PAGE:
It’s here! No, we’re not talking a sun-soaked summer; we’re talking the Whitney Museum’s annual Art Party. This year it’s hosted by Theory‘s Olivier Theyskens and our very own Denise Incandela, Executive Vice President and Chief Marketing Officer of Saks Fifth Avenue. To celebrate, we turned the POV reins over to Theyskens. He decided on a chat with artist Scott Campbell, who’s on the host committee and a pretty spectacular tattoo artist to boot (he’s inked Marc Jacobs, Erin Wasson and, most recently, Johnny Depp). All we had to do is show up with a recorder in hand and listen in as the two dished the art world, tattoo virginity and fashion schedules. Here, your front-row seat to it all.
Scott Campbell: Neither of us went to art school and, all of a sudden, we’re involved with the Whitney Art Party. It’s funny.
Olivier Theyskens: I’m really happy to be a sponsor helping the event. When I started working here [at Theory], I felt like it was a great opportunity to really be involved in doing things. It’s very New York. Usually I’m not so close to anything happening in art.
O.T.: But I’ve been drawing all my life. I can say I have a good skill for drawing. I never took classes or anything like that.
S.C.: Drawing is the only thing I ever knew how to do. Like, I was just a dirty punk rock kid. I was always the one who would draw the band logos on everyone’s jacket. I got involved in tattoos from there.
O.T.: I am a tattoo virgin. I’d like to do a tattoo; they’re so intimate.
S.C.: It’s hard to pick the first one. Because if you have only one tattoo, it’s your whole identity. It’s a lot of pressure.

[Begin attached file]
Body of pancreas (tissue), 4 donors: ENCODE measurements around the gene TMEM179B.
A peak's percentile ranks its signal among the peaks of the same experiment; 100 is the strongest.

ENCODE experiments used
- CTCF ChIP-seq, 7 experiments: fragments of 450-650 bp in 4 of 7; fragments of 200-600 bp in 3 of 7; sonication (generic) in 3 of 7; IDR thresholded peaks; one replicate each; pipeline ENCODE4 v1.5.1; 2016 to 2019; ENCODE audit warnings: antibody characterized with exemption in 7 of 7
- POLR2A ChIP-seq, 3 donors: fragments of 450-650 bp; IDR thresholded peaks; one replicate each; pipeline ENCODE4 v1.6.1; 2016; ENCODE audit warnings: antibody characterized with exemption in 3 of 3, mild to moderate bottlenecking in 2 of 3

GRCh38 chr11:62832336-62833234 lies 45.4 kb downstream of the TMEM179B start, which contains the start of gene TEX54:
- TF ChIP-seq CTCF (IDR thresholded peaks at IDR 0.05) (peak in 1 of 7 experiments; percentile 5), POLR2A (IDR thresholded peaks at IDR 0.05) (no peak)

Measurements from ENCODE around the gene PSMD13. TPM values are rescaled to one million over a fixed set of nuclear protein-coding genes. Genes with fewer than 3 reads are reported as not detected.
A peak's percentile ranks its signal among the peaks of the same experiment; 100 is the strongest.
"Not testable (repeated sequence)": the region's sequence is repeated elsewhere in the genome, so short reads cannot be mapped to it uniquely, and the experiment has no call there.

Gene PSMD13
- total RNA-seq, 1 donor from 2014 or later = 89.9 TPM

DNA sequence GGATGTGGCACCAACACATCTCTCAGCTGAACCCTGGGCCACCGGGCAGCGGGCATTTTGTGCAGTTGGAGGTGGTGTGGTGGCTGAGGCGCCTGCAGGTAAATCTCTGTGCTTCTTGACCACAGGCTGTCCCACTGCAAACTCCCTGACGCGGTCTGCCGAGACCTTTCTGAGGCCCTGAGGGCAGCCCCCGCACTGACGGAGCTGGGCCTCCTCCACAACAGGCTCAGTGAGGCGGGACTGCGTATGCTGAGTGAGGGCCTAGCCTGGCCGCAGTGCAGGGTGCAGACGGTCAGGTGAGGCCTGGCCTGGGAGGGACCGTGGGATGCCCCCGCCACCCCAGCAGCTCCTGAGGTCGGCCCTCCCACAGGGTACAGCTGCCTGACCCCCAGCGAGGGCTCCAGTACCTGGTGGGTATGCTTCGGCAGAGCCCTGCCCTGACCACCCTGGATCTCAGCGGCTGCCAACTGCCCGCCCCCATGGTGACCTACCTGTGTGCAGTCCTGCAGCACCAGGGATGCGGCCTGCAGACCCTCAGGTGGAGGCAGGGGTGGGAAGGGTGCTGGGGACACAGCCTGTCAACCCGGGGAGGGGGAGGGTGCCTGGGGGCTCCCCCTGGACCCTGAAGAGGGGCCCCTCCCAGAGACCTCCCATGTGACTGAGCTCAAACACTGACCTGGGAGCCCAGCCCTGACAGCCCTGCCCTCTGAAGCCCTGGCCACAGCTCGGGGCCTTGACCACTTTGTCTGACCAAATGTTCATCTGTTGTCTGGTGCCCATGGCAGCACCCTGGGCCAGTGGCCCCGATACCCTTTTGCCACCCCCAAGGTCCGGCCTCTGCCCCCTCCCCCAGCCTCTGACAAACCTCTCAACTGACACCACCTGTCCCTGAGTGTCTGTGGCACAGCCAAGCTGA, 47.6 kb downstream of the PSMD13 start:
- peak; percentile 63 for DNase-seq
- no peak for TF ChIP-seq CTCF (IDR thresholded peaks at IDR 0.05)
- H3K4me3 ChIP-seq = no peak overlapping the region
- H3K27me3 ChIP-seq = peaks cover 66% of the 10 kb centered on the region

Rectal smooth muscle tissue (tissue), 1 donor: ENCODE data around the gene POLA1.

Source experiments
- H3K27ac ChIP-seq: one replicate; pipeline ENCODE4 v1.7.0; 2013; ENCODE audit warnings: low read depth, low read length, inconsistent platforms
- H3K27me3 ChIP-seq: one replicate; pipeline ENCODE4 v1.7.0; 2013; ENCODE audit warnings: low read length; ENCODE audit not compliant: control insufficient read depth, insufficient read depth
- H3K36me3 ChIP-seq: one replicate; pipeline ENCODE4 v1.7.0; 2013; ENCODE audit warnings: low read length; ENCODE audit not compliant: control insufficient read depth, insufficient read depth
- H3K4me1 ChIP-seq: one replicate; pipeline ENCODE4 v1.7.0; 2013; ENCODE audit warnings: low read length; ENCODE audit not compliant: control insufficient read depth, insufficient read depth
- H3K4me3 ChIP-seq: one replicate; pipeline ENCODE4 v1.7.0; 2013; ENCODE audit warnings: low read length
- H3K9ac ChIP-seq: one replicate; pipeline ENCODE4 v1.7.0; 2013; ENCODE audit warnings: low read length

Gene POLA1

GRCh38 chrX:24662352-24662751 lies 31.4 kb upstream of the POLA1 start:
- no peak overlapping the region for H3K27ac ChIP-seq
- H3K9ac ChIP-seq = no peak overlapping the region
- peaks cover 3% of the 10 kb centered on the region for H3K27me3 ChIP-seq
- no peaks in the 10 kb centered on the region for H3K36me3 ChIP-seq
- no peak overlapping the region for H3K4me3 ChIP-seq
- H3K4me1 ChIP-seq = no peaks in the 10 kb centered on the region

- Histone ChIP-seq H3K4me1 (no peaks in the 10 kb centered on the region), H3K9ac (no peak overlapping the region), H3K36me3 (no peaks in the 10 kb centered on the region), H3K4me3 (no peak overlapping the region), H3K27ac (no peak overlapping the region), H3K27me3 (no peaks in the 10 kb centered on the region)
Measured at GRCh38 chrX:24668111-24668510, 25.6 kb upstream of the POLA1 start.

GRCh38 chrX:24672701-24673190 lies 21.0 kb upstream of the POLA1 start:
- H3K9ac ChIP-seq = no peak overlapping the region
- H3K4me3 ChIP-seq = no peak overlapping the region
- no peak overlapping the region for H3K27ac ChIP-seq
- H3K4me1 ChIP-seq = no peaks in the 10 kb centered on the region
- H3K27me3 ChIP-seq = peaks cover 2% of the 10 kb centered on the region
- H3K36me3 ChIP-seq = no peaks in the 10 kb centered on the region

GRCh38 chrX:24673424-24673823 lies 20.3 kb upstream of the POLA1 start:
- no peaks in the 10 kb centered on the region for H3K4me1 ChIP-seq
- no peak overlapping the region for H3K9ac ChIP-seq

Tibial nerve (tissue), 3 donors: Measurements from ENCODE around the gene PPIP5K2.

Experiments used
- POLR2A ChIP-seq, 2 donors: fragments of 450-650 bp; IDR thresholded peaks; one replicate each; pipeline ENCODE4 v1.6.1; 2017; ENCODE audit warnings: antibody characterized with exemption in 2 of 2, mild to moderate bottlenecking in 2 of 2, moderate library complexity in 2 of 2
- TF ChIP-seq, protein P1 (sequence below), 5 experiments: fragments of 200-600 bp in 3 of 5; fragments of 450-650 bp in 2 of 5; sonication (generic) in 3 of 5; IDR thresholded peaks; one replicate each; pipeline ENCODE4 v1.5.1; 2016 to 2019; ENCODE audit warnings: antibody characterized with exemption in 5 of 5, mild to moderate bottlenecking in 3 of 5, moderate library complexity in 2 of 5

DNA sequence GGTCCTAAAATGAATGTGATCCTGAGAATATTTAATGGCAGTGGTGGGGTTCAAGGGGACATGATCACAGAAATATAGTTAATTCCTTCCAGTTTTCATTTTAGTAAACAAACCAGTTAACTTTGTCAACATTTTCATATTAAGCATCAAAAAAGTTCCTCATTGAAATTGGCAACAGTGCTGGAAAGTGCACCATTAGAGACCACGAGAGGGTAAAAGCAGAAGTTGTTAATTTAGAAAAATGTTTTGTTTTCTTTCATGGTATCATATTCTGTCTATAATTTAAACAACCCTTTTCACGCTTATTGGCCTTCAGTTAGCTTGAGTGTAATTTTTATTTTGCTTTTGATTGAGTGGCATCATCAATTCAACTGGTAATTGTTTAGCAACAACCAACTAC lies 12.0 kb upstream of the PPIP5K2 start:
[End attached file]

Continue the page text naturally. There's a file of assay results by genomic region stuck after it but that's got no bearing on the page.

O.T.: I would do a fishbone on my back, but I think only for one year. So…maybe tattooing is not for me.
SC: I like tattooing because it’s very spontaneous and tailored for each person. Tattoos have no ambition to be in a museum. Whatever the emotional situation is, that’s what it’s for.
OT: But it represents so much.
S.C.: But that’s what I mean. It’s real and it’s visceral and…I love it. Obviously, there’s a very big parallel between tattooing and fashion—both are a way for people to decide who they want to be.
O.T.: A lot of times designers use a tattoo reference—Gaultier, Westwood. I think I never really did it. But at the same time, when we’re talking about prints, I can get really tattoo-ish. Talking about fashion and art, I feel there has been an evolution where people in the art world, in general, are more open to fashion being a place where artistic things are generated.
S.C.: For sure. The art world when I was a kid was always really intimidating. It was this institution that was very academic. In order to get in, you’d have to have this really good posture and use really big words. And then I moved to New York and met all these people who are hanging at the Whitney—you know, artists—and I realized that they’re just screw-up kids like me, like everyone else, which is cool. As a fashion designer, when you have to stick to show schedules….
O.T.: You think, OK, I know I have to do a collection every three to four months and then every six months, a show. You have to be so brainy and think of every activity in the company—it’s very difficult. Maybe in haute couture you can manage to have a clear, artistic voice. But the rest, you’re too much in a rush. You always have to work on a logistical situation. But maybe in art, artists are squeezed to produce, too. They get more successful so it’s like, do more, do more, do more! It’s very hard work. Maybe more than me.
S.C.: Everyone works differently. With fashion, you have to adhere to some sort of schedule. But with the art world, I think it’s different because there are no real rules.
SaksPOV: This might be a good time to segue to your black sock rule.
O.T.: A black sock?
S.C.: The one thing I’m loyal to in clothes is a black sock. My mom tells the story that when my dad came to her house for their first date and her brother answered the door, he said, “You can’t be taking my sister out wearing white socks. Go home and change.” So he did. And I’ve never worn white socks since.